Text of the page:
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Monet's Garden

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The history...

Giverny is a commune in Northern France that sits on the right bank of the River Seine. A commune is a district in France. The village of Giverny is about 50 miles away from Paris and has some of the most scenic landscapes in all of France. This beauty drew many Impressionist artists from other countries to the area in the early 1900s. Giverny is most known for being the site of artist Claude Monet’s garden and home. Today, Giverny and Monet’s Gardens are a popular tourist attraction in France.

Before 1890, Claude Monet was traveling on a train towards Paris when he first saw the village of Giverny. He immediately decided he wanted to move there and had purchased his home by 1890. In the coming years, Monet set to building grand gardens and pathways that he could paint in his signature Impressionist style, including some of his most famous pieces such as The Waterlily Pond, Green Harmony (1899).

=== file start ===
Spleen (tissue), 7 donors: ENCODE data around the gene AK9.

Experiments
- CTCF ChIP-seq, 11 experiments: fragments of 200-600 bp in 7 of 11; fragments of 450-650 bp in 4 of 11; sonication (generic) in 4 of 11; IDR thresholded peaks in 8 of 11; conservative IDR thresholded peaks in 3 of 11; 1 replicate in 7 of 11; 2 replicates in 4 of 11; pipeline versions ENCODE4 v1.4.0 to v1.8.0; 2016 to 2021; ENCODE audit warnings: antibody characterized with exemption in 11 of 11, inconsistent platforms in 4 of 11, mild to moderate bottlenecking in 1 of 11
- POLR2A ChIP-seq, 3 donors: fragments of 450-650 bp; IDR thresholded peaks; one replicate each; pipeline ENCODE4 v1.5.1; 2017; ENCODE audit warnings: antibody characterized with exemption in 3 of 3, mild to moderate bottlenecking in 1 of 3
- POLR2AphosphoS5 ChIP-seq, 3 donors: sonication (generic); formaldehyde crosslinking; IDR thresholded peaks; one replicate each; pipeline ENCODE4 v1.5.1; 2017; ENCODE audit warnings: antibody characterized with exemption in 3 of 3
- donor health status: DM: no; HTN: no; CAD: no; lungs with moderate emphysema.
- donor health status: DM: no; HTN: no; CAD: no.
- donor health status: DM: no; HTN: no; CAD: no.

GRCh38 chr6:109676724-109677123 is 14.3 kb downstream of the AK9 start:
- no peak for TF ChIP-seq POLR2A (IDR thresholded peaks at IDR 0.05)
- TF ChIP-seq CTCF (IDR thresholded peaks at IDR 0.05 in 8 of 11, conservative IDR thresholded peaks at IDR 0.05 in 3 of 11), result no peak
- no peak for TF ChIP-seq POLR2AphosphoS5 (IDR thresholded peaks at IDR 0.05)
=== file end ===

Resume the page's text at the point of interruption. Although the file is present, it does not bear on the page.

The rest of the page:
Many artists moved to Giverny in the early 1900's to be close to Monet. Noted artist Frederick Carl Frieseke spent each summer from 1906 to 1919 in a home next door to Monet, and artists Richard E Miller, Lawton Parker, Guy Rose, Edmund Greacen, and Karl Anderson became resident artists of the village. In 1910, all six of these artists were given a show at Madison Gallery in New York and the six artists became known as the “Giverny Group”.

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